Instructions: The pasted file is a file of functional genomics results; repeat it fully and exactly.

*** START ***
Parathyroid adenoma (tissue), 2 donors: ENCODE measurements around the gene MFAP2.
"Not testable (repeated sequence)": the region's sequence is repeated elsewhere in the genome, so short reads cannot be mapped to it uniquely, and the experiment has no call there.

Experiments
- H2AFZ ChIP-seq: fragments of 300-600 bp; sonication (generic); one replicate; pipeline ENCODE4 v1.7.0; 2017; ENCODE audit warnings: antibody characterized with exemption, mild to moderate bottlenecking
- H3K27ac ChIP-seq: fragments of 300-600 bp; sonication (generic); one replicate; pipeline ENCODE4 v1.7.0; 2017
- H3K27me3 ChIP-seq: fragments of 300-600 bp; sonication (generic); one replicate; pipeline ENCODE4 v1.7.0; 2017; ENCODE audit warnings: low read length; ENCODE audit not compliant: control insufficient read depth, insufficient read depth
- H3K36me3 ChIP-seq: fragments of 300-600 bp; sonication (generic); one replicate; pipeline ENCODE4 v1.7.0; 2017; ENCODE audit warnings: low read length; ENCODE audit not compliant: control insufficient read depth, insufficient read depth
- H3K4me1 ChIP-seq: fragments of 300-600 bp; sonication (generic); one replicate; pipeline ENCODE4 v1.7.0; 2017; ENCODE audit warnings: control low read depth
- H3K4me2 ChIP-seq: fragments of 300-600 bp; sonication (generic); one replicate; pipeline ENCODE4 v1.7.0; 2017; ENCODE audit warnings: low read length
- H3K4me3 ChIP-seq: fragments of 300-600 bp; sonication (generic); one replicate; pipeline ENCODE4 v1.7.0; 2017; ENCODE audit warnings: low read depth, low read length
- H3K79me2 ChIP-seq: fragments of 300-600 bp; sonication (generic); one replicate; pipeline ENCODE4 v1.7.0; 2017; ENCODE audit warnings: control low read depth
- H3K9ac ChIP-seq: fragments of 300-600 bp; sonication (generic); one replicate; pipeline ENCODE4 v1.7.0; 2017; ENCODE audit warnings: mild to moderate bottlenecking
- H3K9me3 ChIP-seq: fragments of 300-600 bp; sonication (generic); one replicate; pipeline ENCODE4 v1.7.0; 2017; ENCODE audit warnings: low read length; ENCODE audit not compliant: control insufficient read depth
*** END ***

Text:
Parathyroid adenoma (tissue), 2 donors: ENCODE measurements around the gene MFAP2.
"Not testable (repeated sequence)": the region's sequence is repeated elsewhere in the genome, so short reads cannot be mapped to it uniquely, and the experiment has no call there.

Experiments
- H2AFZ ChIP-seq: fragments of 300-600 bp; sonication (generic); one replicate; pipeline ENCODE4 v1.7.0; 2017; ENCODE audit warnings: antibody characterized with exemption, mild to moderate bottlenecking
- H3K27ac ChIP-seq: fragments of 300-600 bp; sonication (generic); one replicate; pipeline ENCODE4 v1.7.0; 2017
- H3K27me3 ChIP-seq: fragments of 300-600 bp; sonication (generic); one replicate; pipeline ENCODE4 v1.7.0; 2017; ENCODE audit warnings: low read length; ENCODE audit not compliant: control insufficient read depth, insufficient read depth
- H3K36me3 ChIP-seq: fragments of 300-600 bp; sonication (generic); one replicate; pipeline ENCODE4 v1.7.0; 2017; ENCODE audit warnings: low read length; ENCODE audit not compliant: control insufficient read depth, insufficient read depth
- H3K4me1 ChIP-seq: fragments of 300-600 bp; sonication (generic); one replicate; pipeline ENCODE4 v1.7.0; 2017; ENCODE audit warnings: control low read depth
- H3K4me2 ChIP-seq: fragments of 300-600 bp; sonication (generic); one replicate; pipeline ENCODE4 v1.7.0; 2017; ENCODE audit warnings: low read length
- H3K4me3 ChIP-seq: fragments of 300-600 bp; sonication (generic); one replicate; pipeline ENCODE4 v1.7.0; 2017; ENCODE audit warnings: low read depth, low read length
- H3K79me2 ChIP-seq: fragments of 300-600 bp; sonication (generic); one replicate; pipeline ENCODE4 v1.7.0; 2017; ENCODE audit warnings: control low read depth
- H3K9ac ChIP-seq: fragments of 300-600 bp; sonication (generic); one replicate; pipeline ENCODE4 v1.7.0; 2017; ENCODE audit warnings: mild to moderate bottlenecking
- H3K9me3 ChIP-seq: fragments of 300-600 bp; sonication (generic); one replicate; pipeline ENCODE4 v1.7.0; 2017; ENCODE audit warnings: low read length; ENCODE audit not compliant: control insufficient read depth